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Discover the latest news, cases, and estate planning insights in Florida at Knudsen Law Blogs. Our dedicated Tampa estate planning attorneys delve into crucial legal topics to keep you well-informed and equipped to protect your assets and loved ones. Stay up-to-date with relevant information and make well-informed decisions for your future with our expert guidance.

Tampa Estate Planning & Probate Attorney / Blog / Trusts / Are Pet Trusts Legal in Florida?

Are Pet Trusts Legal in Florida?

PetTrust

Florida has a pet ownership rate of well over 50%, and this equates to over 12 million pet owners in the State. While many Florida residents focus on their human beneficiaries during the estate planning process, others worry about what will happen to their beloved dogs and cats. If this sounds familiar, you might be considering something called a “pet trust.” But is this type of trust even legal in the Sunshine State? How can a pet trust help with your estate planning in Tampa?

What Is a Pet Trust? 

A pet trust is a special type of estate planning tool that provides financial support for your pets after you pass away. It can also designate a caregiver for your pets after your passing. You can set aside a certain amount of money in your pet trust, and these funds will only be utilized for the animal’s needs. As with other trusts, these funds will be overseen by a trustee.

 What Does Florida Law Say About Pet Trusts? 

According to the Florida Bar Journal, pet trusts have been legal in the Sunshine State since 2001. Prior to this change, pets could not be named as beneficiaries to trusts in Florida – and this made planning difficult for many pet owners in the state.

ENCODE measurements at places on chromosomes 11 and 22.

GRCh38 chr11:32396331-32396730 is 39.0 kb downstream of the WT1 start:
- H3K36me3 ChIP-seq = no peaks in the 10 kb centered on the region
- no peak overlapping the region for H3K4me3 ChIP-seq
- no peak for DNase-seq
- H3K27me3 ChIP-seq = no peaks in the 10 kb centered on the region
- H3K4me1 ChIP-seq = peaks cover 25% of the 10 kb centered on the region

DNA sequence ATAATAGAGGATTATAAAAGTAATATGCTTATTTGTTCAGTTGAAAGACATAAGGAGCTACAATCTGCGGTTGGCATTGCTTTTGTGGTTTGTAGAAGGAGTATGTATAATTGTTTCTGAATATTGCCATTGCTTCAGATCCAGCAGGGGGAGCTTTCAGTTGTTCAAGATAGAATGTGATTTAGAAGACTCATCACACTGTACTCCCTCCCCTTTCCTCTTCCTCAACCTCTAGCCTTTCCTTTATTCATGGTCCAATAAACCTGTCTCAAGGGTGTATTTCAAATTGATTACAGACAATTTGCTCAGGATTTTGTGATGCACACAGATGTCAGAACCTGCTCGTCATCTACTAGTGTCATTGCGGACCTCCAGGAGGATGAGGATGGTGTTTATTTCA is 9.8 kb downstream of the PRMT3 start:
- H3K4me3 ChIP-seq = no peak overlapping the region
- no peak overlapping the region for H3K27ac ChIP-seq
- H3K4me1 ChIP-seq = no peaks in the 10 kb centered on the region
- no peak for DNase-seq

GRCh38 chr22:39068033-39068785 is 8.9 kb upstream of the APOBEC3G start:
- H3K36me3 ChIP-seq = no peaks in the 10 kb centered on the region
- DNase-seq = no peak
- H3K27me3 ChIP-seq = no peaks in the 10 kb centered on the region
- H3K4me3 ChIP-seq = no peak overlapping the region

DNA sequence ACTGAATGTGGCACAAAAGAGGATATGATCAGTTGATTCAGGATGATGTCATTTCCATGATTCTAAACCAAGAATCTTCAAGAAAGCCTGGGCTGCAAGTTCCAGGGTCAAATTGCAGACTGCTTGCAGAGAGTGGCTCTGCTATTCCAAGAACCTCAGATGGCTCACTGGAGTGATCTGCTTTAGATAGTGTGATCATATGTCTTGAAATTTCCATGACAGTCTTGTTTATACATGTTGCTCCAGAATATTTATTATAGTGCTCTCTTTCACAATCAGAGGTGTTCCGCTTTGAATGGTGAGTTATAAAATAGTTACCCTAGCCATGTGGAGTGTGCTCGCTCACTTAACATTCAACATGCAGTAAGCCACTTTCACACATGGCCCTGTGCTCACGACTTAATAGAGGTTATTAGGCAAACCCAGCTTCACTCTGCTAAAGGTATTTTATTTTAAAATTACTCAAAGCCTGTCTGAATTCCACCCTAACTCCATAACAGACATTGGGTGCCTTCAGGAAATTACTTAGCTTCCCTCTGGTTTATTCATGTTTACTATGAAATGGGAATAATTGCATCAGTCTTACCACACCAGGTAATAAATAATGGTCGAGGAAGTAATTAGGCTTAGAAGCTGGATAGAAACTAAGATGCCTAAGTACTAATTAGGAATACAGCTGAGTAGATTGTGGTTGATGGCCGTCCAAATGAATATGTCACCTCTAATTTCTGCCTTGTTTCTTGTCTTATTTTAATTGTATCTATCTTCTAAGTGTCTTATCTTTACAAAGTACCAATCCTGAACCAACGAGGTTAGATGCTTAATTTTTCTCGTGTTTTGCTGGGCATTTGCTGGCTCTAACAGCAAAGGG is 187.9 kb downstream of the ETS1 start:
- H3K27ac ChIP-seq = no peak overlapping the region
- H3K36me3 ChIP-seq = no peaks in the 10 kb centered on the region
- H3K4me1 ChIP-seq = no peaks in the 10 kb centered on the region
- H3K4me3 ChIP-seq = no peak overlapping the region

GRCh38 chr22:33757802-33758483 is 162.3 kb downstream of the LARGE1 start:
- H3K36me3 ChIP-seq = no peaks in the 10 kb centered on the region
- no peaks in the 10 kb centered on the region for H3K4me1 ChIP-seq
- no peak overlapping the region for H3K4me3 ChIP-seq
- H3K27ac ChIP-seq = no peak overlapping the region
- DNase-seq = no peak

In Florida, the trust may only provide for an animal until their passing. If the animal dies, the remaining funds in the trust will be distributed to any other beneficiaries named in your estate planning documents. In some other states, you could theoretically set aside funds for not only the pet themself, but also their offspring. However, this is not possible in Florida. Only pets specifically named in the trust can be beneficiaries.

What Should My Pet Trust Contain? 

A pet trust should contain designated caregivers. Speak with these individuals beforehand and ask if they’d like to take ownership of the pet if you pass away. You might want to name numerous caregivers in case your first choice is not able to fulfill their duties for whatever reason.

You should also set aside a certain amount of money for your pet. Calculate how much the pet will need for various expenses, including food, medicine, toys, grooming, and so on. You might also need to set aside a certain amount of money for the proper burial or cremation of the pet.

What Does the IRS Say About Pet Trusts?

 Despite State recognition of pet trusts, these documents are not legally enforceable according to the Internal Revenue Service. The IRS sees these documents as invalid because they define pets as “property” and not “beneficiaries.” Their logic is simple: One piece of property cannot inherit another piece of property. That being said, the IRS still considers pet trusts taxable.

Find an Estate Planning Lawyer in Tampa 

If you’re searching for a Tampa trusts lawyer, consider Knudsen Law. A consultation at our law firm can clarify many potential points of confusion – including matters related to pets. We know how important dogs and cats can be to estate planners in Florida, and we can help put the necessary safeguards into place. Reach out today to continue this discussion in more detail.

Sources: 

floridabar.org/the-florida-bar-journal/can-you-trust-your-pet-a-primer-on-florida-pet-trusts/

dogster.com/lifestyle/pet-ownership-statistics-in-florida#:~:text=Florida%20has%20a%20household%20pet,dog%20ownership%20rate%20of%2039.8%25

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